[2] Readers will note that "christ" is spelled with a lower case "c." I will not dignify the "christ" of New Age imagining to the level of the Christ of Holy Scripture. Though slight, the terms pantheism and panentheism differ. The pantheist ascribes divinity to everything. If I kick a tree, I've kicked God. The panentheist invests the tree with divinity for reason that it harbors the divine soul. Thus, if I kick a tree, though I've not directly kicked Him, I have kicked an object in which God resides. In their attempt to invest nature with sacredness, both views commit idolatry for reason of betraying the biblical God's holiness or separateness from His creation (See Isaiah 40:18-*25; Romans 1:20-23.).
[3] Eckhart Tolle, The Power of Now, A Guide to Spiritual Enlightenment (Novato, California: New World Library, 1999) 134. Tolle places awareness of "the God-essence" in feeling. Of that "intense present-moment awareness," he writes "you become conscious of the Unmanifested both directly and indirectly. Directly, you feel it as the radiance and the power of your conscious presence--no content, just presence. Indirectly, you are aware of the Unmanifested in and through the sensory realm. In other words, you feel the God-essence . . ." (Power of Now, 133). It is obvious that the basis of Tolle's pantheism rests upon a fantasy of feeling. And what begins with such an illusion leads to delusion.
[4] Matthew Fox, The Coming of the Cosmic Christ (New York: Harper Collins, 1988) 133.
[5] Some emergent-evangelicals may object to the association of Leonard Sweet with the Episcopalian priest Matthew Fox, a former Roman Catholic Dominican dismissed from that order in 1992, by then Cardinal Joseph Ratzinger (now Pope Benedict XVI). But to support his statement regarding "a cosmic body of Christ," Sweet approvingly cites Fox's book The Coming of the Cosmic Christ. See his online version of Quantum Spirituality, pdf pages 89, 195, and footnote 66 ( I am grateful to Deborah Dombrowski and the Lighthouse Trails Research Project ( for introducing me to the manner in which Sweet redefines "the body of christ."
[6] Rick Warren, The Purpose Driven Life (Grand Rapids: Zondervan, 2002) 88.
[7] Fox employs Colossians 1:15-17 to demonstrate that his christ is "the pattern that connects." See Coming of the Cosmic Christ, 133.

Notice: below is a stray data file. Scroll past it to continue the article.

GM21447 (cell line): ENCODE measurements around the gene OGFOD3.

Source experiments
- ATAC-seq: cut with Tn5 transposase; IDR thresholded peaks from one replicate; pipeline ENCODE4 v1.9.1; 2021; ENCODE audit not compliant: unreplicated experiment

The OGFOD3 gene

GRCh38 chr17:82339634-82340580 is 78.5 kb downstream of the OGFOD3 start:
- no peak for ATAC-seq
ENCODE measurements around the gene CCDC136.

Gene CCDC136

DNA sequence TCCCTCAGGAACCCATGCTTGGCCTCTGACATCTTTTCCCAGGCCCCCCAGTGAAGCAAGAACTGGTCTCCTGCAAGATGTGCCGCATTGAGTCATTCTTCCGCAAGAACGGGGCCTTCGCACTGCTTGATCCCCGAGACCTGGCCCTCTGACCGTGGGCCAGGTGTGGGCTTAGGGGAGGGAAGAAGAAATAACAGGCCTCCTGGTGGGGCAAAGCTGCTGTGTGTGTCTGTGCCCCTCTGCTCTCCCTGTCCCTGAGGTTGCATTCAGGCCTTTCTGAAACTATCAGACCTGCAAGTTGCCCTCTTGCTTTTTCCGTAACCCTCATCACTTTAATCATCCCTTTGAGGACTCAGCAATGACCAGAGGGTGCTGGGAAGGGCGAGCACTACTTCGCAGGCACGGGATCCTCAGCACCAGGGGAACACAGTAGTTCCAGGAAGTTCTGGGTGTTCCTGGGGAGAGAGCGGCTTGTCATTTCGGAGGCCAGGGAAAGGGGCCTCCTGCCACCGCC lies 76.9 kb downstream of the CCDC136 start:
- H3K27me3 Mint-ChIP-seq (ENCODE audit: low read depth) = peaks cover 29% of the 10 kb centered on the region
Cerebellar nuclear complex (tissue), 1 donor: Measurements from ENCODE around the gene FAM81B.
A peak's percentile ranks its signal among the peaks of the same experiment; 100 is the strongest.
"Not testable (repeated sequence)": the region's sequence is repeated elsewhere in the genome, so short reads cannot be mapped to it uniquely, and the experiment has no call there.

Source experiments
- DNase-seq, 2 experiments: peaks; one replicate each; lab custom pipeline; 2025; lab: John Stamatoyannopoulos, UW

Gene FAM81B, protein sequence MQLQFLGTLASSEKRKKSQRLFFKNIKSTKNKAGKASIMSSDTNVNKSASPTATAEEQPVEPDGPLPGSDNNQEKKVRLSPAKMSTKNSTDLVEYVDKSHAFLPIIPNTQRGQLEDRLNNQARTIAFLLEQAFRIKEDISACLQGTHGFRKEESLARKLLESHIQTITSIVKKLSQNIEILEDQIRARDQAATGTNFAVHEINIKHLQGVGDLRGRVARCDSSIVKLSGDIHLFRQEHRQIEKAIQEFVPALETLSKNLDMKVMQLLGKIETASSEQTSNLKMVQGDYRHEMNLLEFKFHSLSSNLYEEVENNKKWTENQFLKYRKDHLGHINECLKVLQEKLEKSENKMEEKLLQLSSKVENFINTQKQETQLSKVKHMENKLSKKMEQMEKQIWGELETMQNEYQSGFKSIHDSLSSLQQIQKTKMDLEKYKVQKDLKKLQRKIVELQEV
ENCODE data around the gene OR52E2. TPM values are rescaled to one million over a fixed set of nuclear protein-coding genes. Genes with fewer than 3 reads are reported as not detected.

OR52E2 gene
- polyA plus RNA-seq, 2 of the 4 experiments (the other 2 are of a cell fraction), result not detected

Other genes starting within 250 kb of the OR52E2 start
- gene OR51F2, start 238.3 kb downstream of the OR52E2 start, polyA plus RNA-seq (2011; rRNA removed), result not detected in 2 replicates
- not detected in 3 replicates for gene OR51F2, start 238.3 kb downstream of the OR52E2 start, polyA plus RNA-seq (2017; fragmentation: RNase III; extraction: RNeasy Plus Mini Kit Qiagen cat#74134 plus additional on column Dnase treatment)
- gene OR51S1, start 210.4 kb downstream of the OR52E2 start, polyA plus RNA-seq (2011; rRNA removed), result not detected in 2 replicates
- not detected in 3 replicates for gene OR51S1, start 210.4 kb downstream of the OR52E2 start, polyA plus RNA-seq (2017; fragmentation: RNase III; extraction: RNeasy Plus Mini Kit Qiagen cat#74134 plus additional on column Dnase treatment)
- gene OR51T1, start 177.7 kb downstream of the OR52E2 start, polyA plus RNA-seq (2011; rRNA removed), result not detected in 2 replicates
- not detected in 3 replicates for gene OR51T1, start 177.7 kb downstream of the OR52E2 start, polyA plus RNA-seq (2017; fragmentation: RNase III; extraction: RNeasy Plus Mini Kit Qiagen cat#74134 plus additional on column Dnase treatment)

[8] Greek grammarians note that the pronoun "is used emphatically--He Himself, in contrast to the created things . . . Here it means 'He and no other' . . ." See Cleon L. Rogers Jr. and Cleon L. Rogers III, (Grand Rapids: ZondervanPublishingHouse, 1998)
461. The NRSV carries the emphasis into its translation which reads, "He himself is before all things . . ." (Emphasis mine, Colossians 1:17a).
[9] The preposition "before" (Greek, pro) can carry a temporal or a rank meaning. Wallace suggests both are appropriate. He writes, "Jesus Christ takes priority over and is before all things." See Daniel B. Wallace, Greek Grammar Beyond the Basics (Grand Rapids: ZondervanPublishingHouse, 1996) 379, Footnote 67.
[10] Between the Logos of the Bible and the logos of Stoicism, and based upon Colossians 1:17, a scholar observed this contrast: "He [i.e., the biblical Christ] is not in all things but all things are in him. The Logos of the Stoics gave unity and order, and meaning to all things because it permeated all things as dia-existent principle; the Colossian hymn praises him in whom all things begin, continue, and conclude because they are in, through, and unto him as a pre-existent being." See David E. Garland, Colossians and Philemon, The NIV Application Commentary, quoting Fred B. Craddock (Grand Rapids: ZondervanPublishingHouse, 1998) 89, Footnote 29. From Craddock's observation, the similarity between the philosophical christ of Stoicism and the spiritual christ of New Ageism is apparent. While not viewing Christ as "a pre-existent being," the New Spirituality does embrace christ as "dia-existent principle."
[11] Wallace notes that the dative of agency rarely occurs in the New Testament, if at all. However, this text appears to be one of the exceptions because "in him," is personal. See Wallace, Beyond the Basics, 373. Opke remarks: "This rich usage is not just a Hebraism, nor does it rest on a mystically local conception, but it is based on the view of Christ as a cosmically and eschatologically universal personage." (Emphasis mine, A. Opke, "en," Theological Dictionary of the New Testament, Abridged in One Volume by Geoffrey W. Bromiley (Grand Rapids: William B. Eerdmans Publishing Company, 1985). 234.
[12] H.C.G. Moule, Colossian and Philemon Studies (Fort Washington, Pennsylvania: Christian Literature Crusade, 1932) 78.